UCTAA churchlight

Site Search via Google

Reflection 22 (p10 - cont)
Why Do Right? A Secularist's Answer

To open a discussion on this article, please use the contact page to provide your comments.

Regard for the moral law is not based upon a negation, neither is it a mere question of expediency, but rather a positive acting principle, working for practical goodness. A really moral man is one who is interested in the well-being of others -- one who has discovered that he belongs to the family of men, the social advancement of which is dependent, more or less, upon each other. Unsocial beings are those who care for nobody but themselves, and whose sense of right-doing consists in studying their own interests without concerning themselves about the welfare of others. Emerson said: "I once knew a philosopher of this kidney. His theory was, 'Mankind is a damned rascal. All the world lives by humbug; so will I.'" Fortunately, individuals of this type are becoming fewer and fewer, and are being replaced by men and women in whom are to be found aspirations for the true, the useful, and the elevating functions of life. To such members of the human family as these it can be made evident that truth and honor are essential to their well-being. and that doing good is an absolute necessity to the formation and the perpetuation of a society based on confidence and trust. The virtue of veracity is the foundation of the true social fabric. Law, commerce, friendship, and all the embellishments of life rest upon the great principle of veracity. It is this which gives the surest stability to all moral obligation. While being faithful to ourselves, we should never fail to manifest fidelity in our associations with all members of the community. Our aim ought always to be to so serve others that we may help ourselves, and to so serve ourselves as to be helpful to others. As Pope puts it: --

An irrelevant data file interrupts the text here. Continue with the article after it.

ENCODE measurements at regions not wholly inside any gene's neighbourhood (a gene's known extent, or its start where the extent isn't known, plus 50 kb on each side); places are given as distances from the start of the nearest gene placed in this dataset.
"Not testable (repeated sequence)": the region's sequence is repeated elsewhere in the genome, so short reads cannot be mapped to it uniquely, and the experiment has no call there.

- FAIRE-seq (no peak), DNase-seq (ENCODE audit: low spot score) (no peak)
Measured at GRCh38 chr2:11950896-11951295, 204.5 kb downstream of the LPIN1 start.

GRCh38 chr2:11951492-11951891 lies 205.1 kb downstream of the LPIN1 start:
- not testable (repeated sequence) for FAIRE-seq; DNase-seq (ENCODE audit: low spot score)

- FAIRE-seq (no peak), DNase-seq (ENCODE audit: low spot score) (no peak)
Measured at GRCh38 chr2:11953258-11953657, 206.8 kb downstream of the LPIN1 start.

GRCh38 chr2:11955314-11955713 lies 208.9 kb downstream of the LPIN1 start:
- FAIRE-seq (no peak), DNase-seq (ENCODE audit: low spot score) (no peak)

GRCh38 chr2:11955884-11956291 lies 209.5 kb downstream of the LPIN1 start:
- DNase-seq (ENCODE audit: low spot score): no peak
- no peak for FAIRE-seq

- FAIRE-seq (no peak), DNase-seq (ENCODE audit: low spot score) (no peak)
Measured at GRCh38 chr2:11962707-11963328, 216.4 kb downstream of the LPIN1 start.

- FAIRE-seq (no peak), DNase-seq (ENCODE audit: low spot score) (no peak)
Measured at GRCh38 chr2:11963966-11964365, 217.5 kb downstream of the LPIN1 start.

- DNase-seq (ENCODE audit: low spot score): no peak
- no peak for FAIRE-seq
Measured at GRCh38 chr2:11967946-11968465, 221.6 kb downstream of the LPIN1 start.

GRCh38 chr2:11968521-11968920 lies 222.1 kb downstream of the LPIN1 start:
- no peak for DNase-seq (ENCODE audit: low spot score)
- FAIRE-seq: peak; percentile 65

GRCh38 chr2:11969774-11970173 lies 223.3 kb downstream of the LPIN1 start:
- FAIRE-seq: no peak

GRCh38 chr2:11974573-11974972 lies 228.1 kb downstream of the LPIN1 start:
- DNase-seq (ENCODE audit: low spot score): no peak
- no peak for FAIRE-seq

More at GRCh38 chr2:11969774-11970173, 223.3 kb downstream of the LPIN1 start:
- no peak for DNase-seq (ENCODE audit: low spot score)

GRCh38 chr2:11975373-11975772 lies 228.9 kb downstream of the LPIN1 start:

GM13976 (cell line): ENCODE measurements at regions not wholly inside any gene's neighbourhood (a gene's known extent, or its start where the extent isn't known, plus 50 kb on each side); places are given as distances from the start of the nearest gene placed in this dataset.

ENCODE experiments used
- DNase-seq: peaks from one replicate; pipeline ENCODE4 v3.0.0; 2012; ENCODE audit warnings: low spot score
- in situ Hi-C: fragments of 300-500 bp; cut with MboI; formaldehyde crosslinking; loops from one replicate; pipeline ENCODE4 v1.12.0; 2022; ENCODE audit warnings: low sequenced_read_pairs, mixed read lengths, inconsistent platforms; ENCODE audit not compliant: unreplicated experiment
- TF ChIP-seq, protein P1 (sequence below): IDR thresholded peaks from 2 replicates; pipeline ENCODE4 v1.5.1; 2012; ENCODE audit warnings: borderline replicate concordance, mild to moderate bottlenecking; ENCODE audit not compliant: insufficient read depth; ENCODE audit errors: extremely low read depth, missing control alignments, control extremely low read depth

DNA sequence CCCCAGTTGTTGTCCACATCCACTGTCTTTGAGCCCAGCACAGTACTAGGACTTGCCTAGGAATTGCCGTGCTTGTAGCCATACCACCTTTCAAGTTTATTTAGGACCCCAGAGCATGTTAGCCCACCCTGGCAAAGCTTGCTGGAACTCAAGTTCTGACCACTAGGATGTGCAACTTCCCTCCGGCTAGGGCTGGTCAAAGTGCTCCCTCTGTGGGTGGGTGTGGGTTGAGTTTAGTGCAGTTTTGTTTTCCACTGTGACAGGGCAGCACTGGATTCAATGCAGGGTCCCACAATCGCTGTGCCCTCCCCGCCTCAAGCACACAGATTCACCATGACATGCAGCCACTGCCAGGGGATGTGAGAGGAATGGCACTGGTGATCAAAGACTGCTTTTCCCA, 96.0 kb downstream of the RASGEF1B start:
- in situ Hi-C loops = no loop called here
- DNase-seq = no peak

"Self-love and social is the same."

Emerson has said: "The mind of this age has fallen away from theology to morals. I conceive it to be an advance." Undoubtedly this is true, for the intellect of the age is more than ever finding its justification for being good in the results of action, rather than in the commands of creeds and dogmas. The inspiration to goodness is now recognized as coming from earth, not heaven; from man, not God. As a recent writer well puts the fact: "It is not a belief in an arbitrary personal God which ennobles a life. Most of the burglars and murderers, most of the unjust monopolists and cruel sweaters, believe in 'God.' It is goodness that ennobles a life, and goodness is not necessarily associated with godliness. It is not a hope of heaven that makes a life beautiful. Many who believe in heaven are very hard to live with here. It is gentleness, kindness, considerations, friendliness, love, that make a life beautiful; and these qualities are not necessarily associated with a hope of heaven. It is not piety that wins esteem. There are many pious persons whom you would not trust with a five pound note. It is fair dealing, honesty, and fidelity that win esteem and they are not associated with piety."

(Next page)